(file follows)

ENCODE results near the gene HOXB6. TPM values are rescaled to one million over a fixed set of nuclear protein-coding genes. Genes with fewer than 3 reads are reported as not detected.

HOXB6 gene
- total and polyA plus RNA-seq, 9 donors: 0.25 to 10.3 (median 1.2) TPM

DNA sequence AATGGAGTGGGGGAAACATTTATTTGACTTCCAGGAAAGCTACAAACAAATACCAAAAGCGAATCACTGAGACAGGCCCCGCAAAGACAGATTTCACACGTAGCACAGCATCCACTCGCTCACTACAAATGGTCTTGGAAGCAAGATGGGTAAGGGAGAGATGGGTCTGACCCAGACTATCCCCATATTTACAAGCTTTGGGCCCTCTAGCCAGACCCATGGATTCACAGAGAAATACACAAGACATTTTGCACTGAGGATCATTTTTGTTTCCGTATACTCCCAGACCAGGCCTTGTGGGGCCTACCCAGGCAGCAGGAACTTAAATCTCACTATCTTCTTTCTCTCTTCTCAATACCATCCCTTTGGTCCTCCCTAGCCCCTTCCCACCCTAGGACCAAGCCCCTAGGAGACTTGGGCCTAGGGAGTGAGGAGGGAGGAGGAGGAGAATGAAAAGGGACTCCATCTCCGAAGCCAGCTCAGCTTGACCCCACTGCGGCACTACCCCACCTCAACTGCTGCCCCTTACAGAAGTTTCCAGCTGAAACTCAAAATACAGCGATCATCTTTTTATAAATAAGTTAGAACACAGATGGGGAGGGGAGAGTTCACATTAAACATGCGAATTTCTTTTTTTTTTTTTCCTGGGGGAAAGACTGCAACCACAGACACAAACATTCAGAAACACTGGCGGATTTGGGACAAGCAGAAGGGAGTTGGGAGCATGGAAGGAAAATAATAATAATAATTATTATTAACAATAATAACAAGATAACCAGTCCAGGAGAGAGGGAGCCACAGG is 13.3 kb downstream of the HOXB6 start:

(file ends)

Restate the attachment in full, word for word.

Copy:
ENCODE results near the gene HOXB6. TPM values are rescaled to one million over a fixed set of nuclear protein-coding genes. Genes with fewer than 3 reads are reported as not detected.

HOXB6 gene
- total and polyA plus RNA-seq, 9 donors: 0.25 to 10.3 (median 1.2) TPM

DNA sequence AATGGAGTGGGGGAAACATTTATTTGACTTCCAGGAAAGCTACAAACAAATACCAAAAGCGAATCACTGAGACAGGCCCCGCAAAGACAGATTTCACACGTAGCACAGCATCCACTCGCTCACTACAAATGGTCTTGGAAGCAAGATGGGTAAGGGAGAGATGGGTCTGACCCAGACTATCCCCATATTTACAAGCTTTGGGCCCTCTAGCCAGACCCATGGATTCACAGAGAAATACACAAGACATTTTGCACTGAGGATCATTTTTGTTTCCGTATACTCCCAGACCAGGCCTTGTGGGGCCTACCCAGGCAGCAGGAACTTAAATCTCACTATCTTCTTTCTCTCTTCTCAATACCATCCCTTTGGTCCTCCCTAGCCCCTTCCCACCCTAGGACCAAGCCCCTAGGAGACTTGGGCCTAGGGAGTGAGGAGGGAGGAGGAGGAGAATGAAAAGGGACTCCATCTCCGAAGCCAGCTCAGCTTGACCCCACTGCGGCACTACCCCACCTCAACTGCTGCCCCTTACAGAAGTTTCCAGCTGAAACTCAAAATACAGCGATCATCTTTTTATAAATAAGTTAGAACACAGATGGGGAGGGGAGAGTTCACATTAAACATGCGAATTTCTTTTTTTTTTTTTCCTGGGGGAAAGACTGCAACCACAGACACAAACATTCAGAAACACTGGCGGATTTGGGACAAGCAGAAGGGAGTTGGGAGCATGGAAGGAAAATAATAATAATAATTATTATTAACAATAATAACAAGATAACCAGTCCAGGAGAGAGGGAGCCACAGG is 13.3 kb downstream of the HOXB6 start: